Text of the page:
While it seems that SLE patients are at same, if not higher, risk of contracting COVID-19, the evidence for their risk for severe disease is conflicting, unlike cancer and kidney transplant patients.[3],[4] The prophylactic role of HCQ needs further verification from larger database of SLE patients across various regions of the world. Notwithstanding the possible benefits of immunomodulation with therapy used for SLE, the use of intense immunosuppression like corticosteroids, cyclophosphamide, and mycophenolate mofetil is tricky during the COVID-19 pandemic. While moderate doses of corticosteroids for short-term are advocated in critically ill COVID-19 patients, rationale for using high-dose steroids is not straightforward.[17] The risk of progressive disease in case of undertreatment and the unsubstantiated pitfalls of immunosuppression in relation with COVID-19 infection would push clinicians to pursue intense immunosuppression. While it is possible that we could have missed some mild infections, criteria for testing was met in one patient only and none of them had any complications.

Although this is an early experience, we found it rational to start intensive immunosuppressive therapy, including high dose CYC, in patients with LN who presented with disease flare during the COVID-19 pandemic with the help of vigorous precautions. Immunosuppressed SLE patients may be different from cancer patients and kidney transplant recipients in terms of interaction with SARS-CoV-2 virus. A protective role of HCQ needs to be explored in larger studies of SLE patients.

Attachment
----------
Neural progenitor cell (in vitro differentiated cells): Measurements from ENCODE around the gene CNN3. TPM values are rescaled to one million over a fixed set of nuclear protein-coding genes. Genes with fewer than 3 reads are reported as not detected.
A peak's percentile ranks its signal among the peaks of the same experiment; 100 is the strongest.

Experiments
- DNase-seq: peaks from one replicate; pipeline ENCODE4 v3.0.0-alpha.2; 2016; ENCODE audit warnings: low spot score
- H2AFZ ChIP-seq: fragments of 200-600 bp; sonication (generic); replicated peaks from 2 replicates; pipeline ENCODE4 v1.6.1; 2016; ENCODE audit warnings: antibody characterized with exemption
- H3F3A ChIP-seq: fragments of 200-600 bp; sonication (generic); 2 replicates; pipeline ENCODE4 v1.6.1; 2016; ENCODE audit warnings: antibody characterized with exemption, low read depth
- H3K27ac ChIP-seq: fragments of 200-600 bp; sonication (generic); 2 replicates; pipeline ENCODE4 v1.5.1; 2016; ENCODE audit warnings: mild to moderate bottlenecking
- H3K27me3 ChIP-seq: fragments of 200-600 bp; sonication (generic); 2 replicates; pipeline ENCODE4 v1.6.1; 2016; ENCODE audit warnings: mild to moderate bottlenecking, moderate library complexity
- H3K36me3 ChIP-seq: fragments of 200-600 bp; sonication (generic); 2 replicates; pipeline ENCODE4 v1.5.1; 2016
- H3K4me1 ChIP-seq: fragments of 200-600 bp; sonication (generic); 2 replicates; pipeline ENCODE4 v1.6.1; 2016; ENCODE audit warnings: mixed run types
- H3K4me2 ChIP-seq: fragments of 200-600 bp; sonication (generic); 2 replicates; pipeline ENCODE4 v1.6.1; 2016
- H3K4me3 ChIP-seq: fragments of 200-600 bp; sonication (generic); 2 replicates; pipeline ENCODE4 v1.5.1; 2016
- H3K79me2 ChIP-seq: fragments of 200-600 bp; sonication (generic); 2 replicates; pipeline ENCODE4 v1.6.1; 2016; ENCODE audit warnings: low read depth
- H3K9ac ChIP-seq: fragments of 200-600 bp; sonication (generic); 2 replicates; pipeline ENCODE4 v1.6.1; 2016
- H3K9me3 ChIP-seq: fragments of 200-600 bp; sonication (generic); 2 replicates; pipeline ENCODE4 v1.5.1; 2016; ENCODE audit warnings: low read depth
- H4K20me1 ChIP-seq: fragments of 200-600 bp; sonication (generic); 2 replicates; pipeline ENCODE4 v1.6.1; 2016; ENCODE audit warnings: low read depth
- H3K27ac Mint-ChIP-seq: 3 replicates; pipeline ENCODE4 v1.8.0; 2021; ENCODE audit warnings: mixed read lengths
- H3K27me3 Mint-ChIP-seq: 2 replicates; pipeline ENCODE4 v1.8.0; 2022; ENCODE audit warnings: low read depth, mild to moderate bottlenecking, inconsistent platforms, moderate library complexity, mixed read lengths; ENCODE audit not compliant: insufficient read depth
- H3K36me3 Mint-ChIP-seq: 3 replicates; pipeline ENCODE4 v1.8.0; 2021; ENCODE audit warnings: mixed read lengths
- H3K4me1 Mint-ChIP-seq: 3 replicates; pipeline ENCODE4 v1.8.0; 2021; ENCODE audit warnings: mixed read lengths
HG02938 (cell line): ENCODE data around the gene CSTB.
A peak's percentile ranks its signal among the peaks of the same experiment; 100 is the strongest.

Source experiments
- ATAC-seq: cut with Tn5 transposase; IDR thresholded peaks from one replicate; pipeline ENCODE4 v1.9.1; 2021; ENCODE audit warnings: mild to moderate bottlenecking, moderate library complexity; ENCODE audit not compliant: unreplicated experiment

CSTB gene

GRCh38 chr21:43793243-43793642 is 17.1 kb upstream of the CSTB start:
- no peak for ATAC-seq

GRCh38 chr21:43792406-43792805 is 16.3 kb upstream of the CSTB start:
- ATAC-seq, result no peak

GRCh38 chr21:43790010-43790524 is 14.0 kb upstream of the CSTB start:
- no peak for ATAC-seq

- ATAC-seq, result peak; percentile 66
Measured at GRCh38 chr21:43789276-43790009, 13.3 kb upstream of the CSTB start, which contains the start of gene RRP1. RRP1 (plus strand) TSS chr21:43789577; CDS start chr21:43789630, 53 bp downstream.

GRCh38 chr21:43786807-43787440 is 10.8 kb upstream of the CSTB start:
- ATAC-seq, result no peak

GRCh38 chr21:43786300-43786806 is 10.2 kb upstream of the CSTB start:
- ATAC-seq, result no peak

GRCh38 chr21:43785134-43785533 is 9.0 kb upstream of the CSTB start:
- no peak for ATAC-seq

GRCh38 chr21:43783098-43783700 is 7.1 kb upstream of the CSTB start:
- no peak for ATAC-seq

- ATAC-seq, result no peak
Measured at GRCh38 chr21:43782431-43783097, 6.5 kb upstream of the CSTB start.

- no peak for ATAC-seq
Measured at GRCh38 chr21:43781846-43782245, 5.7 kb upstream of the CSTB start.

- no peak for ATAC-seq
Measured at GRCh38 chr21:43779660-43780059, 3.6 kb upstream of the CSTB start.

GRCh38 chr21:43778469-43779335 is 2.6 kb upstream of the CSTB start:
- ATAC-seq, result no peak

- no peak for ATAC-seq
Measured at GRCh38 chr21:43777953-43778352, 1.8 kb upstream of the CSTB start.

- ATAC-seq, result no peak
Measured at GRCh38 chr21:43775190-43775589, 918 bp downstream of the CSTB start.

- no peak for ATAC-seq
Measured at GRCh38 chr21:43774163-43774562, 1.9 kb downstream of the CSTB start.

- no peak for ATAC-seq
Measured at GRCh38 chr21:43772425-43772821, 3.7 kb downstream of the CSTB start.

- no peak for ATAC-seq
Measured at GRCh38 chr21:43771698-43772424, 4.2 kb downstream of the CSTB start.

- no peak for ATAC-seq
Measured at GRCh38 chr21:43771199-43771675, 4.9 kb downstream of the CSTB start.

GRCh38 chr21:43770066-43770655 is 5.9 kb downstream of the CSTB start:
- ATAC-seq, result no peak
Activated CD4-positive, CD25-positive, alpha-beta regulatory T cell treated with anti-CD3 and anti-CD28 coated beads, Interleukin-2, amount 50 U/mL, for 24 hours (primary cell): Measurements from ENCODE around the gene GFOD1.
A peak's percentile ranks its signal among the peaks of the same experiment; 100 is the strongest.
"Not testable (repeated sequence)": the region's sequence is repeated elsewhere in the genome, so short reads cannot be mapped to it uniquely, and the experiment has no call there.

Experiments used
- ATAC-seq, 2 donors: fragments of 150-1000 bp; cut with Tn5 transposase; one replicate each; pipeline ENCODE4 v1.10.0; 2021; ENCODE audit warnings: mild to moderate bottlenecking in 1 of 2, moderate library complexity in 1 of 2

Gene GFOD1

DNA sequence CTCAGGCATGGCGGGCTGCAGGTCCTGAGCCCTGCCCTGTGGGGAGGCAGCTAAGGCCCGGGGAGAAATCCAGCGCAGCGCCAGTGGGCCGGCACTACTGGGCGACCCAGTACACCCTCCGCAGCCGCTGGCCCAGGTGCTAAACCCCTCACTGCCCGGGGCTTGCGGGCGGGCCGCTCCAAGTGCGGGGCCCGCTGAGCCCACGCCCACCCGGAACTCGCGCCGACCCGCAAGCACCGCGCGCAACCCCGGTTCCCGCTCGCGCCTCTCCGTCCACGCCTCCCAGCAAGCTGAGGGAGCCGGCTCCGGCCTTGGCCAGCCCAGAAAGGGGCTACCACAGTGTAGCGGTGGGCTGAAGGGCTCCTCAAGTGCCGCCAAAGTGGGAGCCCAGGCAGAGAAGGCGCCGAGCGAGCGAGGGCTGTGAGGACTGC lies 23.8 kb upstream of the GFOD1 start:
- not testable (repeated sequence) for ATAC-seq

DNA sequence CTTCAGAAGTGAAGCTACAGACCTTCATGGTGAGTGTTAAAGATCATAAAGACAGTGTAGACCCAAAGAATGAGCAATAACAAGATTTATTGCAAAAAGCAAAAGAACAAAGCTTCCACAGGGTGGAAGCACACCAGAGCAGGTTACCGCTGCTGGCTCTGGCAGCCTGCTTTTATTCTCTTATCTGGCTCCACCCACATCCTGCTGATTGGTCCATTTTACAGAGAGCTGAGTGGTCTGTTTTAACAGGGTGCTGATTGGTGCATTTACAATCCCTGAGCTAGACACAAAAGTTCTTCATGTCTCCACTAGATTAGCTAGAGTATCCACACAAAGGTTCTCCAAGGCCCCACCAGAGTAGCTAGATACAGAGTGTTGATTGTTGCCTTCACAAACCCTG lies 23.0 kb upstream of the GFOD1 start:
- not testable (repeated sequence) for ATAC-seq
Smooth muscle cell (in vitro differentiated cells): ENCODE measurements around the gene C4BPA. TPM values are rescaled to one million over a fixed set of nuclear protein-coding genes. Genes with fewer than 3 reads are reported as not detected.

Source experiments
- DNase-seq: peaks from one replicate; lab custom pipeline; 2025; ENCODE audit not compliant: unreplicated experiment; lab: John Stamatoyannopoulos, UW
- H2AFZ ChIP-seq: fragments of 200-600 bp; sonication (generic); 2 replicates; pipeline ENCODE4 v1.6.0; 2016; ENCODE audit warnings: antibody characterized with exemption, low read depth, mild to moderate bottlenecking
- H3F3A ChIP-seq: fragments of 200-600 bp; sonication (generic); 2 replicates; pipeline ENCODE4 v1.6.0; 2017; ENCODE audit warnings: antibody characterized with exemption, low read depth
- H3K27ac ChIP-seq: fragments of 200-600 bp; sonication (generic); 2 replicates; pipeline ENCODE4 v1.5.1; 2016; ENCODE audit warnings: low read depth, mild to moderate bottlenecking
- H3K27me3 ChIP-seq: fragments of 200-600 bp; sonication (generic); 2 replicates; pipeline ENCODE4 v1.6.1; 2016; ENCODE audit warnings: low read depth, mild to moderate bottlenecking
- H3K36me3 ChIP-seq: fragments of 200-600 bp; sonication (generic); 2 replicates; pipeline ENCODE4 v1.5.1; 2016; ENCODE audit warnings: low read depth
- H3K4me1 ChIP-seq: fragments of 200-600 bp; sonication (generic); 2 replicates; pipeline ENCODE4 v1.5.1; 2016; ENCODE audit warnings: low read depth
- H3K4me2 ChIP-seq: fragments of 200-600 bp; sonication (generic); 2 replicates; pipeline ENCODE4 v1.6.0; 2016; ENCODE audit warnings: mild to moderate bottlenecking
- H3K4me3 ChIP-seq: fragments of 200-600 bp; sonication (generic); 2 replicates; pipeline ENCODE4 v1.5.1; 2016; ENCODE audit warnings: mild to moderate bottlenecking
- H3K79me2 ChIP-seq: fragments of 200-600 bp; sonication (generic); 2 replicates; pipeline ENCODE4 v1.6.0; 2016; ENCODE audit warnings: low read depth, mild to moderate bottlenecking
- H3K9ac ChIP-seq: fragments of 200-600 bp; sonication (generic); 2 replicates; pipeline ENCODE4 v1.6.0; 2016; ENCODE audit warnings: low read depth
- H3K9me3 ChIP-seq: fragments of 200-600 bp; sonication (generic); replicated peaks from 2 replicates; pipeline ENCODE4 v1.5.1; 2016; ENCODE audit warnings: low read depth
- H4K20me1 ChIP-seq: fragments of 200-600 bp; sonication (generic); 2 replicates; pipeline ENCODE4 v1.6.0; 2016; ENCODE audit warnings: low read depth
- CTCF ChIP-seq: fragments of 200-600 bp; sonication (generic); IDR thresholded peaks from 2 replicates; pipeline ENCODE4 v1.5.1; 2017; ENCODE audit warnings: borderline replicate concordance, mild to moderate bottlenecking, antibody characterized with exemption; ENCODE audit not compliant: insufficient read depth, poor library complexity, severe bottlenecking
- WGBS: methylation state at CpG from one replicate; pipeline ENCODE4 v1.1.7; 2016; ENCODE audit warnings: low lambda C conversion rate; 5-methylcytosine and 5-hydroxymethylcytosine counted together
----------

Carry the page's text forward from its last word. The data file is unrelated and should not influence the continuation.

Financial support and sponsorship

Nil.

Conflicts of interest

There are no conflicts of interest.

 
  References Top

1.
Ministry of Health and Family Welfare [Internet]. Government of India; 2020 [Last Updated and Accessed on 2020 Jun 20]. Available from: http://www.mohfw.gov.in.  Back to cited text no. 1
    
2.
Wu Z, McGoogan JM. Characteristics of and important lessons from the coronavirus disease 2019 (COVID-19) outbreak in China: Summary of a report of 72 314 cases from the Chinese Center for Disease Control and Prevention. JAMA 2020. doi: 10.1001/jama. 2020.2648.  Back to cited text no. 2
    
3.
Liang W, Guan W, Chen R, Wang W, Li J, Xu K, et al. Cancer patients in SARS-CoV-2 infection: A nationwide analysis in China. Lancet Oncol 2020;21:335-7.  Back to cited text no. 3
    
4.
Akalin E, Azzi Y, Bartash R, Seethamraju H, Parides M, Hemmige V, et al. Covid-19 and kidney transplantation. N Engl J Med 2020;382:2475-7.  Back to cited text no. 4
    
5.
Shi Y, Wang Y, Shao C, Huang J, Gan J, Huang X, et al. COVID-19 infection: The perspectives on immune responses. Cell Death Differ 2020;27:1451-4.  Back to cited text no. 5
    
6.
European League Against Rheumatism (EULAR). EULAR Guidance for patients COVID-19 outbreak, 2020 [cited 2020 Mar 17]. Available from: http://www.eular.org/eular_guidance_for_patients_covid19_outbreak.cfm.  Back to cited text no. 6
    
7.
Indian Council of Medical Research. Revised Strategy of COVID19 testing in India [Internet]. India; 2020 [cited 2020 May 18]. Available from: https://www.icmr.nic.in.  Back to cited text no. 7